The Nature of Technology: What It Is and How It Evolves

W. Brian Arthur, Author . Free Press $27 (246p) ISBN 978-1-4165-4405-0

What is technology in its nature, in its deepest essence? Where does it come from? How does it evolve? With contagious enthusiasm, Arthur, an economics professor and a pioneer of complexity theory, tries to answer these and other questions in a style that is by turns sparkling and flat. Technology is self-creating, though it requires human agency to build it up and reproduce it. Yet technology evolves much like organisms evolve, and Arthur cannily applies Darwin's ideas to technologies and their growth. All technologies descend from earlier ones, and those that perform better and more efficiently than others are selected for future growth and development. But radical novelty in technology cannot be explained by this model of variation and selection, so Arthur argues that novel technologies arise by combination of existing technologies. For example, a hydroelectric power generator combines several main components—a reservoir to store water, an intake system, turbines driven by high-energy water flow, transformers to convert the power output to a higher voltage: groups of self-contained technologies—into a new technology. Arthur's arguments will likely alter the reader's way of thinking about technology and its relationship to humanity. (Aug.)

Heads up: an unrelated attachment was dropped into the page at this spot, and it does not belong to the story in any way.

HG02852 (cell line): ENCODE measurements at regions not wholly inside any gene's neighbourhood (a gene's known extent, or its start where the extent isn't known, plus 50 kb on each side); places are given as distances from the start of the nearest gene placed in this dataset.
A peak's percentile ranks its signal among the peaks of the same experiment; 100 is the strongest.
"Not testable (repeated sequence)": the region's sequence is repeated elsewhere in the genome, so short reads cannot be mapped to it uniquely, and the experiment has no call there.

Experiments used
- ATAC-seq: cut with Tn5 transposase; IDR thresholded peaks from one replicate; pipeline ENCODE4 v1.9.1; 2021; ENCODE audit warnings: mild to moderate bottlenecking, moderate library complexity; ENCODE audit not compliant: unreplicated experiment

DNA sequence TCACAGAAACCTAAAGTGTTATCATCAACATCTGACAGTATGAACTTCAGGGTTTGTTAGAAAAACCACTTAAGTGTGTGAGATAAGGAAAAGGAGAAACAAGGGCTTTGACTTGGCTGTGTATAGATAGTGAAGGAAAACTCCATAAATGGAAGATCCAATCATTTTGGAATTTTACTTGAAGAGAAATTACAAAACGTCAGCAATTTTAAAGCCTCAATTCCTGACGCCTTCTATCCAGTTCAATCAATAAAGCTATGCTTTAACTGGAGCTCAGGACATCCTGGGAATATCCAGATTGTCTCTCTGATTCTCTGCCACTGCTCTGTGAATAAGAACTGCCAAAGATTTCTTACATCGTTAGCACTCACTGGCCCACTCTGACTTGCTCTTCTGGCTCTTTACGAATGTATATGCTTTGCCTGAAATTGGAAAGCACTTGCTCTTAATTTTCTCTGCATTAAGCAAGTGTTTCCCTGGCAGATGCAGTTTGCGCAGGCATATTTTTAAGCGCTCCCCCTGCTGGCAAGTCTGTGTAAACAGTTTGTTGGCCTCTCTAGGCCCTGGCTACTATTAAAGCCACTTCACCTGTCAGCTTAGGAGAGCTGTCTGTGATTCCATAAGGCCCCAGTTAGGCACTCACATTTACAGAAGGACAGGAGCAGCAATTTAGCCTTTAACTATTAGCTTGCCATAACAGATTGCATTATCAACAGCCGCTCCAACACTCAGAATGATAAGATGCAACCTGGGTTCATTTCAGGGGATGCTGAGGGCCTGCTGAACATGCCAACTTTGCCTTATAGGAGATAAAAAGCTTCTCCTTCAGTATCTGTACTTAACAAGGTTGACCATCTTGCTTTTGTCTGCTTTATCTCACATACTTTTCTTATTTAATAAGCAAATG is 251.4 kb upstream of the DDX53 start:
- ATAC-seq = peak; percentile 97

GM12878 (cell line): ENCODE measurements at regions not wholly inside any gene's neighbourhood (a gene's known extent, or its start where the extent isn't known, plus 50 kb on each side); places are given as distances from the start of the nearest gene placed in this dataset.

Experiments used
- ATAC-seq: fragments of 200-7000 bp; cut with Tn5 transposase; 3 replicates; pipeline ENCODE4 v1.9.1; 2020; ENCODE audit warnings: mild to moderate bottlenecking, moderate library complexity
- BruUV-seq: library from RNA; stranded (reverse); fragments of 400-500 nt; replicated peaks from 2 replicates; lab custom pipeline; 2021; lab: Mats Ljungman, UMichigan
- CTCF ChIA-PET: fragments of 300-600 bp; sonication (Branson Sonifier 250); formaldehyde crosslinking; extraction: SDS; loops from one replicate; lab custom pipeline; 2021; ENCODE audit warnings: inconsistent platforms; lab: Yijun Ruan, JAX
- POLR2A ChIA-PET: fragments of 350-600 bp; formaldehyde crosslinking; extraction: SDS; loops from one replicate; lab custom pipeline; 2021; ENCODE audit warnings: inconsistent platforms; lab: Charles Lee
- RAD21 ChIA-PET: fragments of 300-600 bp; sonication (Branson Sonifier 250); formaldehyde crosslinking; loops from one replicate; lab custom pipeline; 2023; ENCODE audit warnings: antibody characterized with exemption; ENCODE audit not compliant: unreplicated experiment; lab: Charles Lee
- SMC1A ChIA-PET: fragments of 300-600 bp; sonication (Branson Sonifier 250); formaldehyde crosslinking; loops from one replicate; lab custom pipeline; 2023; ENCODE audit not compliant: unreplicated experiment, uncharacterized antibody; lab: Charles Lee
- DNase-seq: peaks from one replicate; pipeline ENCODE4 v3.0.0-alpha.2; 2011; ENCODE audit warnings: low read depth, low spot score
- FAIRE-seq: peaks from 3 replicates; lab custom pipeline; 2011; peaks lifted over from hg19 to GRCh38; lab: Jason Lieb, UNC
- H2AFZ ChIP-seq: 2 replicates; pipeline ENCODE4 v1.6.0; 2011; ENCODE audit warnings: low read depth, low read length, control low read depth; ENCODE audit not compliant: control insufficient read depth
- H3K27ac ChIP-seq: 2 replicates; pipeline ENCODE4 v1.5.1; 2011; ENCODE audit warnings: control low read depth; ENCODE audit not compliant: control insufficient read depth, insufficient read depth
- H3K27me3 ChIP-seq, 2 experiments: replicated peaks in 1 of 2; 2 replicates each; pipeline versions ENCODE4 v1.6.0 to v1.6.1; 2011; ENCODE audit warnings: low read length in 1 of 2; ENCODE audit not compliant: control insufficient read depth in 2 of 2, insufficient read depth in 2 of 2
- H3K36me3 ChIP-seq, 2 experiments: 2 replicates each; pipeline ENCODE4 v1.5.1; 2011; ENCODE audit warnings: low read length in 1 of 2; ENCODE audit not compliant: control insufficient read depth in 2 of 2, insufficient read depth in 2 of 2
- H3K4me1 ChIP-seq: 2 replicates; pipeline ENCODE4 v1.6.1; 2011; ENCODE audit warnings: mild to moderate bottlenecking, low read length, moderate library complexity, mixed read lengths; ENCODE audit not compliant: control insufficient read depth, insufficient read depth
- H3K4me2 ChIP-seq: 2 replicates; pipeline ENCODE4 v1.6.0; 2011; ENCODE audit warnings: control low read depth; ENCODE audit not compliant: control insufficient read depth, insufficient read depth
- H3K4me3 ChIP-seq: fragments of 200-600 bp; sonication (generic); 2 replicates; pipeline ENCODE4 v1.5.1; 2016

Reviewed on: 06/29/2009
Release date: 08/01/2009
Genre: Nonfiction
Hardcover - 316 pages - 978-1-84614-017-4
Paperback - 246 pages - 978-1-4165-4406-7
Open Ebook - 256 pages - 978-1-4391-6578-2
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